This post is part of a collaborative narrative series composed of my writing and Chris Arnade's photos exploring issues of addiction, poverty, prostitution and urban anthropology in Hunts Point, Bronx. For more on the series, look here.
Objectives. We report HIV seroprevalence and risk factors for urban indigent adults.
Methods. A total of 2508 adults from shelters, meal programs, and low-cost hotels received interviews, blood tests, and tuberculosis screening.
Results. Seroprevalence was 10.5% overall, 29.6% for men reporting sex with men (MSM), 7.7% for non-MSM injection drug users (IDUs), and 5.0% for residual non-MSM/non-IDUs. Risk factors were identified for MSM (sex trade among Whites, non-White race, recent receptive anal sex, syphilis), non-MSM IDUs (syphilis, lower education, prison, syringe sharing, transfusion), and residual subjects (? 5 recent sexual partners, female crack users who gave sex for drugs).
Conclusions. HIV seroprevalence was 5 times greater for indigent adults than in San Francisco generally. Sexual behavior predicted HIV infection better than drug use, even among IDUs.
Homeless and marginally housed persons in the United States are at high risk for HIV owing to high-risk sexual and drug-use behaviors. These populations include high-risk groups such as former prison inmates, crack and other cocaine users, sex workers, certain racial or ethnic minority groups, and persons with major mental illness.
Representative studies of HIV among homeless and marginally housed adults are rare, and estimates of HIV infection and other health problems vary dramatically as a function of sampling strategy. Since many indigent adults are unlikely to be included in traditional household or telephone surveys, HIV estimates are often based on convenience samples of high-risk groups (injection drug users [IDUs], female sex workers) or samples from service, treatment, or institutional sites (shelters, medical clinics). Not surprisingly, HIV prevalence rates vary from 0% to 62%, depending on the target population, geographic area, recruitment site, and sampling strategy. Estimates for the larger indigent urban populations are needed.
This report documents HIV seroprevalence, distribution, and risk factors for a large sample of indigent persons in San Francisco and provides the most comprehensive data on HIV among homeless and marginally housed adults to date. We expect the findings reported here to inform both new and existing HIV prevention efforts that serve these high-risk but hidden populations.¹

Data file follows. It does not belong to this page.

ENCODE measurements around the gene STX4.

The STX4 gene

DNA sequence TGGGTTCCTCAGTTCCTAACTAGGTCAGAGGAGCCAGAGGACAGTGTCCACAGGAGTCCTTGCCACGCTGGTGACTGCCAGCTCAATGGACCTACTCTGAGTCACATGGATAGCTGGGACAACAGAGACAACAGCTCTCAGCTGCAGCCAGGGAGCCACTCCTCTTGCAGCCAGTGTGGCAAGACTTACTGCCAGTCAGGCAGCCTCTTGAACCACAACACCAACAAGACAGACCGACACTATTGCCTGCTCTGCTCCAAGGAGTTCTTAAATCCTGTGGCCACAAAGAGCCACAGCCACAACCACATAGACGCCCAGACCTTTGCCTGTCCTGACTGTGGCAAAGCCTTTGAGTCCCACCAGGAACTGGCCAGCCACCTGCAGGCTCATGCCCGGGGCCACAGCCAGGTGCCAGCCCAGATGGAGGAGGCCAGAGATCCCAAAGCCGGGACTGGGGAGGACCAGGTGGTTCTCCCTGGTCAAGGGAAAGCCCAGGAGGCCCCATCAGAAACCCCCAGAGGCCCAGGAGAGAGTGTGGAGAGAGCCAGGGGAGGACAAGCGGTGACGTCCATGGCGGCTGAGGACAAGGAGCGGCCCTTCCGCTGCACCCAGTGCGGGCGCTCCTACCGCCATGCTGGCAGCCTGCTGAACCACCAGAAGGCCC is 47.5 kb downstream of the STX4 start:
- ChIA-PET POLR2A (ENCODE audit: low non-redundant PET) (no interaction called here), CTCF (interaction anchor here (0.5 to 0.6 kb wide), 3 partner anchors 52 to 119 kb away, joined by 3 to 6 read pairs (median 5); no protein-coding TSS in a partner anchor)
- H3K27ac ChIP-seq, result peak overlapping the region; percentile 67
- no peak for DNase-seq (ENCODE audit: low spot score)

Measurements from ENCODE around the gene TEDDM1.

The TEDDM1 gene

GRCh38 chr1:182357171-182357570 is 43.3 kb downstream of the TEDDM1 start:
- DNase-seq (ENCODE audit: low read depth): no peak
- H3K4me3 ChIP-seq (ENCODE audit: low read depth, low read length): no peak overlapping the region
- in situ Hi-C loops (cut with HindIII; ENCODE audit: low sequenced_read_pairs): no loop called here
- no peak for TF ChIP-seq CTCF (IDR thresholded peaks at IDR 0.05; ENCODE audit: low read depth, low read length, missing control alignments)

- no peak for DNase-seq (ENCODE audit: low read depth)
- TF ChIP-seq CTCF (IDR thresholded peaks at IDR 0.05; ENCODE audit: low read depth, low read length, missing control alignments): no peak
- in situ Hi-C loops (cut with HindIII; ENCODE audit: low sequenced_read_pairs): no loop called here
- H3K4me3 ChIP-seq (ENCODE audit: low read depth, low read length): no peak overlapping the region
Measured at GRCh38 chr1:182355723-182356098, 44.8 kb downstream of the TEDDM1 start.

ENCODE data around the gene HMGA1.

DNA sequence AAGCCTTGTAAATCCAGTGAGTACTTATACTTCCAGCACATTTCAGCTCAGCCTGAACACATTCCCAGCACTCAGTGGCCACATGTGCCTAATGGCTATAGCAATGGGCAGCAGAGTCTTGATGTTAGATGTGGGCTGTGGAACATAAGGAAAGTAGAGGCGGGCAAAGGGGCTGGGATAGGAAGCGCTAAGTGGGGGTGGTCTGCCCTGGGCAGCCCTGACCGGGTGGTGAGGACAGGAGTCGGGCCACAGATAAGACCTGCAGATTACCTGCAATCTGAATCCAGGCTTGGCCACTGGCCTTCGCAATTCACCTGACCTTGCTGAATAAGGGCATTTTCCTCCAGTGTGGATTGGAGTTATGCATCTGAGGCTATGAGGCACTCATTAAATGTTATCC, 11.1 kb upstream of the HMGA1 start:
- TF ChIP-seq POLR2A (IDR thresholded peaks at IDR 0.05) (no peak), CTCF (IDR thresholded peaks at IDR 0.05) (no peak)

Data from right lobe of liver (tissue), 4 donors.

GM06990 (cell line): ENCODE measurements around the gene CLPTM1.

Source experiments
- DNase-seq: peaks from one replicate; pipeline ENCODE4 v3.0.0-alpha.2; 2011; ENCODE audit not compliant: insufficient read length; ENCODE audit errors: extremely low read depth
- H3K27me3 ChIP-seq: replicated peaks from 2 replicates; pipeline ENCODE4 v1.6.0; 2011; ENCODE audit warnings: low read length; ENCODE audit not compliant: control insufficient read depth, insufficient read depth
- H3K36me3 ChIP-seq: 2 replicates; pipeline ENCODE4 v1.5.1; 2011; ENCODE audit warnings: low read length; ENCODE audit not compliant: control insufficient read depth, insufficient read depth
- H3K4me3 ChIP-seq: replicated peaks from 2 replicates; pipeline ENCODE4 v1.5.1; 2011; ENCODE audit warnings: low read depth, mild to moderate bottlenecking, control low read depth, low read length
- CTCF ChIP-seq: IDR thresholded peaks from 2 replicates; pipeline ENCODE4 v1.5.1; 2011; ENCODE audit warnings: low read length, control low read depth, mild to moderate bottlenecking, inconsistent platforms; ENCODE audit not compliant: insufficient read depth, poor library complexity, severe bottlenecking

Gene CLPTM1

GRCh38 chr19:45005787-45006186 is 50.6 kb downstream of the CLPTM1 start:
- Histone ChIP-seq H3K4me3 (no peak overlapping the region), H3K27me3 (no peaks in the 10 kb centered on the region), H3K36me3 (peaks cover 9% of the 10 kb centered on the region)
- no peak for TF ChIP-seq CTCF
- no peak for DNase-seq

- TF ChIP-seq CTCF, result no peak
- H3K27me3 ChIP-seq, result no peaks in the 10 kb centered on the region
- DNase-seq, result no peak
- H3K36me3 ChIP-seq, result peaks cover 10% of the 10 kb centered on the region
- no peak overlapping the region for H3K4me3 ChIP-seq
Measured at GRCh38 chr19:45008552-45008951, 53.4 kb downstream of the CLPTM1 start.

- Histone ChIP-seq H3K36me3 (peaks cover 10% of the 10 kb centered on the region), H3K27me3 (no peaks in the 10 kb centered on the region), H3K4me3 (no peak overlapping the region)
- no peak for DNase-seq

What is necessary, Hunts Point. Courtesy of Chris Arnade.
The man took the test in Rikers and learned that he has it. It. He has it.
The name is never said, but it doesn't need to be.
He goes away for drug charges (heroin) a few times per year. When did I get it?
He stares away while he speaks, sets his eyes on a point in the street ahead. Mid-afternoon in the summer, 18-wheelers drive by carrying produce. Mangoes rot in an adjacent dumpster.
Others call to him, men in cars and men walking who slow and gesture to do business somehow. Maybe drugs, maybe copping something from a metal yard. Maybe something else.
He waits for them in the lot of the gas station.
He doesn't tell them, doesn't tell anyone.
Hasn't told anyone, even the other men with whom he crashes beneath the hulk of trucks that line the still streets at night. A camaraderie under the metal frames that move at dawn to rouse those sleeping underneath into days of withdrawal, of stealing, selling, whatever to feel better. In this case, it means nothing.
He thinks he's depressed, doesn't know what to do. This is unnatural. Life, for him, often feels OK.
Do you know the prognosis? Do you know what to do? Where to go?
He didn't think it would happen. He's been living this life for so long.
What are the medications like?
Information is printed, then lost. Hand-copied, then lost. Hand-copied again.
Months pass there, immobile, lost.